Every Painting Is a Self-portrait
“You can only draw from your own well. It never runs dry.”
Swedish painter Mamma Andersson shares the process and inspiration behind her creative practice. Read more …
In the video, Mamma Andersson explains why all of her works are forms of self-portraits: “Sometimes you paint your own demons, the things that you fear or the things that you experience subconsciously, as in a dream,” she says. In her opinion, all artists use themselves: “I don’t think you can find any artists and not just visual artists but also writers and filmmakers, who don’t draw on their own experience. That’s the material that we have.”
Many of Andersson’s paintings reference found imagery: a face from an old issue of Vogue Magazine, a cat from a book of cats, photographs from crime scenes. Most often Andersson uses black and white photographs as a starting point for her work: “If it’s a colour photo, I change it into black and white. Just so that I don’t feel controlled by it. It gives me more freedom if I start with a black and white photo,” she says and continues: “Then I can choose the colours I want. It’s more open.”
“You’ll never see me placing a mobile phone in a painting. Never. They’re so damn ugly,” says Andersson about her paintings. For the most part, she tries to make the works as timeless as possible. On top of that, Mamma Andersson rarely shows faces unless they are the faces of dolls: “As soon as a figure turns their face towards you, your eyes will pause there. That’s true,” she says and elaborates: “A glance is a very dominant thing. I think it has to do with a sort of timidity because when I paint a face, it will often be a doll or some fictional person. It’s easier to meet their glance because they don’t have one.”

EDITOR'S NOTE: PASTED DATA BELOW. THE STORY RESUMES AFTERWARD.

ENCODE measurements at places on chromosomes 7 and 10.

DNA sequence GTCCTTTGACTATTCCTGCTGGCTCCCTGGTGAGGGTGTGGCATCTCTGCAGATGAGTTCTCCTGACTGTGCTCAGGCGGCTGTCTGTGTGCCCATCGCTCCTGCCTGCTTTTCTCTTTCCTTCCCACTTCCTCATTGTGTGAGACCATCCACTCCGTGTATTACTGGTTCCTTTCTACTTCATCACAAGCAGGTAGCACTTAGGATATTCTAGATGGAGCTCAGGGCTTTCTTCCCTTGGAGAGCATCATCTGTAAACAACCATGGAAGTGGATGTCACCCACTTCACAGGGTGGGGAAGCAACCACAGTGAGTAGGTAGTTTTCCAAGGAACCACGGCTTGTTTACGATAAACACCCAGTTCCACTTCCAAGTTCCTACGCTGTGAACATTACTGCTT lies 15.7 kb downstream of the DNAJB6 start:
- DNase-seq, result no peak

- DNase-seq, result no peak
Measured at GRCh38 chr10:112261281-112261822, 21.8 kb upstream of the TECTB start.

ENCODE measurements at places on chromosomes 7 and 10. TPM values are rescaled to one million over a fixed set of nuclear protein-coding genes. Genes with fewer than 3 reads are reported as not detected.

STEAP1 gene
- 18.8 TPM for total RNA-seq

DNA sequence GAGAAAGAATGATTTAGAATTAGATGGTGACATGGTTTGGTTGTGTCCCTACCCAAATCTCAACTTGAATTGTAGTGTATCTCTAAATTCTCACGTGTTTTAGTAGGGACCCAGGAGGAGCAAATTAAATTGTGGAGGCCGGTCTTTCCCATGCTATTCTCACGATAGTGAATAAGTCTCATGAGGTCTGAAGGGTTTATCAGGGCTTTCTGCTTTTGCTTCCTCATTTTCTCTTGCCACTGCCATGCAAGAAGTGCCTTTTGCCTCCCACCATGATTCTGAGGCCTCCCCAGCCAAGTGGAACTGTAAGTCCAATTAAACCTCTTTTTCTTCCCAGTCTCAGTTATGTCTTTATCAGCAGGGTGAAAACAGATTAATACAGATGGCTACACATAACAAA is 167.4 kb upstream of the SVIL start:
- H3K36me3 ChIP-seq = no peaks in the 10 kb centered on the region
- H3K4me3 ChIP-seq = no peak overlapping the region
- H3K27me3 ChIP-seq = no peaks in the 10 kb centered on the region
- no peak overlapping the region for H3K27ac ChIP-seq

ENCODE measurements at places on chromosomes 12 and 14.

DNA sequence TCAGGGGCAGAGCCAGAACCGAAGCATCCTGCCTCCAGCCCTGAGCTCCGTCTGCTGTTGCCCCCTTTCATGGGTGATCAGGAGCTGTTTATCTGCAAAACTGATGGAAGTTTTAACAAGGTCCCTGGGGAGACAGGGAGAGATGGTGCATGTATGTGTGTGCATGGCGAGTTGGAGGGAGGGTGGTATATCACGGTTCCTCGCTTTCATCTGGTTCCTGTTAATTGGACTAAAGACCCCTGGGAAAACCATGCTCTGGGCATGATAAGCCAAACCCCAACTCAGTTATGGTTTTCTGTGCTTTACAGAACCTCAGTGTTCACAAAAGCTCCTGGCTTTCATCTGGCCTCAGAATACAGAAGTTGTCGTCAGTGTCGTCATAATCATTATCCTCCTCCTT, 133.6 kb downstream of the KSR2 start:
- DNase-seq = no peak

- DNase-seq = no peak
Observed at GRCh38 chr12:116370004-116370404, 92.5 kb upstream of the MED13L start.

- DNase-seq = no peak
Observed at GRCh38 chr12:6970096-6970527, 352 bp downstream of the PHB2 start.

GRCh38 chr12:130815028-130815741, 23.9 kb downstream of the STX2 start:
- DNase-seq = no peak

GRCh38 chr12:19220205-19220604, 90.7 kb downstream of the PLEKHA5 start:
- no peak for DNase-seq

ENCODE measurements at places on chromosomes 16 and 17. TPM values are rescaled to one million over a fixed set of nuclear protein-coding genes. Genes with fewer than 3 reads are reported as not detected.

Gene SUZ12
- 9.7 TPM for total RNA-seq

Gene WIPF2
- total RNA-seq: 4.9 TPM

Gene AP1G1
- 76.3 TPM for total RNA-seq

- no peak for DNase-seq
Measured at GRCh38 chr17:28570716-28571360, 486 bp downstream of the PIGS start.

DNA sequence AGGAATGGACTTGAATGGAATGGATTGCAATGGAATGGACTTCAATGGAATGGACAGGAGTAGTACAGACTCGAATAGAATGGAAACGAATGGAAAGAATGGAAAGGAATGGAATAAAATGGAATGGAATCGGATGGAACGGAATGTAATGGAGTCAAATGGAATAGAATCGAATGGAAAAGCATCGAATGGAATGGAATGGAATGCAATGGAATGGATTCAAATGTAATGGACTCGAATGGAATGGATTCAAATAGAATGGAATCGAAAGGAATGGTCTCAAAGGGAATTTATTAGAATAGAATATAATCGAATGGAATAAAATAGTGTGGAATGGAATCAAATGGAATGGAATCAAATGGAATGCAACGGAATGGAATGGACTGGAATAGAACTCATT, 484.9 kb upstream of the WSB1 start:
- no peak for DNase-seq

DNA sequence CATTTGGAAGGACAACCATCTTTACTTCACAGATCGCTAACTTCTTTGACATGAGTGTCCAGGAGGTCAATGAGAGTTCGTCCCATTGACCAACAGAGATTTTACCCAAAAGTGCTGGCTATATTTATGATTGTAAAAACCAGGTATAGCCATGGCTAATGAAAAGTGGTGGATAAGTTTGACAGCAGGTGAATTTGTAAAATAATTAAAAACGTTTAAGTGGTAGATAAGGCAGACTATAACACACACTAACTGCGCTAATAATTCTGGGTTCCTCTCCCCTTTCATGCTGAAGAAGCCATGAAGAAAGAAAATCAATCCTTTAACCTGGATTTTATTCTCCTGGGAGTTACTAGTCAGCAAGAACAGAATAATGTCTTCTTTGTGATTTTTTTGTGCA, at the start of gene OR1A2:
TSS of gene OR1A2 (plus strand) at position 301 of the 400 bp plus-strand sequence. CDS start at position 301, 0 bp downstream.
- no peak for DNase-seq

Mamma Andersson (b. 1962) is one of Sweden’s most internationally acknowledged artists. She studied at the Royal University College of Fine Arts in Stockholm. She represented Sweden at the Venice Biennale in 2003. In 2005, she won the Carnegie Art Award. Her dreamlike, expressive compositions are often inspired by cinematic imagery, theatre sets, and private interiors. She is represented by Gallery Magnus Karlsson in Stockholm, and by David Zwirner Gallery in New York. Mamma Andersson resides in Stockholm.
Mamma Andersson was interviewed by Marie Laurberg in March 2021 in connection with her solo exhibition ‘Humdrum Days’ at the Louisiana Museum of Modern Art in Humlebæk, Denmark.
Camera: Klaus Elmer
Produced and edited by: Roxanne Bagheshirin Lærkesen
Copyright: Louisiana Channel, Louisiana Museum of Modern Art, 2021
Supported by Den A.P. Møllerske Fond
Becoming Paul McCarthy
On the influential and groundbreaking contemporary American artistSeries / 3 videos